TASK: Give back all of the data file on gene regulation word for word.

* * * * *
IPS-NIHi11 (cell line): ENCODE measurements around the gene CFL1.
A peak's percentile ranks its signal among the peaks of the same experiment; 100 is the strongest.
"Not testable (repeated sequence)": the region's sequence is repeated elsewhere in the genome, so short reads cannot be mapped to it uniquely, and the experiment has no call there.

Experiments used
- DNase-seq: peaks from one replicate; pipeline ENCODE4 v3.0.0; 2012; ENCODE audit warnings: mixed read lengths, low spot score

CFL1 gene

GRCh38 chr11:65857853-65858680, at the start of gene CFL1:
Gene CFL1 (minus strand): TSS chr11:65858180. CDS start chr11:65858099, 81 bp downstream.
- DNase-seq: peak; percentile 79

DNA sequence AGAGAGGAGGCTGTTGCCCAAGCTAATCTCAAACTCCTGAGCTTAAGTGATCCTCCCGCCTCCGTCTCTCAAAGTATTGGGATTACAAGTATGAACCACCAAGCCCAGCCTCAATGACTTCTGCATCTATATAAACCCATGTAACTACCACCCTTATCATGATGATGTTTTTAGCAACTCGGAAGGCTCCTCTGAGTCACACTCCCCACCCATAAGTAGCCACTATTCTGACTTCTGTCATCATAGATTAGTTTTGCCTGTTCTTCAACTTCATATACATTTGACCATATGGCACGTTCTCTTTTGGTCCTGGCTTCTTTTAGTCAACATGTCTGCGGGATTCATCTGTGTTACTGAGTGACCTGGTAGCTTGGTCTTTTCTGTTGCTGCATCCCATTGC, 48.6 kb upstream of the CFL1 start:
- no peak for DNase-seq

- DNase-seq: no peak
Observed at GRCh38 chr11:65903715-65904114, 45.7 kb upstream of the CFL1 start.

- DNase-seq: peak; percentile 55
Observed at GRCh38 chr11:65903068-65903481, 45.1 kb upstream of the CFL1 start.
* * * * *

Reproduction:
IPS-NIHi11 (cell line): ENCODE measurements around the gene CFL1.
A peak's percentile ranks its signal among the peaks of the same experiment; 100 is the strongest.
"Not testable (repeated sequence)": the region's sequence is repeated elsewhere in the genome, so short reads cannot be mapped to it uniquely, and the experiment has no call there.

Experiments used
- DNase-seq: peaks from one replicate; pipeline ENCODE4 v3.0.0; 2012; ENCODE audit warnings: mixed read lengths, low spot score

CFL1 gene

GRCh38 chr11:65857853-65858680, at the start of gene CFL1:
Gene CFL1 (minus strand): TSS chr11:65858180. CDS start chr11:65858099, 81 bp downstream.
- DNase-seq: peak; percentile 79

DNA sequence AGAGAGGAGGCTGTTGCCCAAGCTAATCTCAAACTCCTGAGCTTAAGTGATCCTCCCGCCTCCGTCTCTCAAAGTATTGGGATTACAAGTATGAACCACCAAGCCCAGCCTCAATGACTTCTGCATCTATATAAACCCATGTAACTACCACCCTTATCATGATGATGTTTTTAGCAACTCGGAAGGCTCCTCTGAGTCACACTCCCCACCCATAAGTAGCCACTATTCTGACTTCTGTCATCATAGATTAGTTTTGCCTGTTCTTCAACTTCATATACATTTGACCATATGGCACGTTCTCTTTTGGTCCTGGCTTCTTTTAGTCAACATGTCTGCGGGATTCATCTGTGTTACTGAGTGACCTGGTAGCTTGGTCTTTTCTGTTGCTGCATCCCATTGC, 48.6 kb upstream of the CFL1 start:
- no peak for DNase-seq

- DNase-seq: no peak
Observed at GRCh38 chr11:65903715-65904114, 45.7 kb upstream of the CFL1 start.

- DNase-seq: peak; percentile 55
Observed at GRCh38 chr11:65903068-65903481, 45.1 kb upstream of the CFL1 start.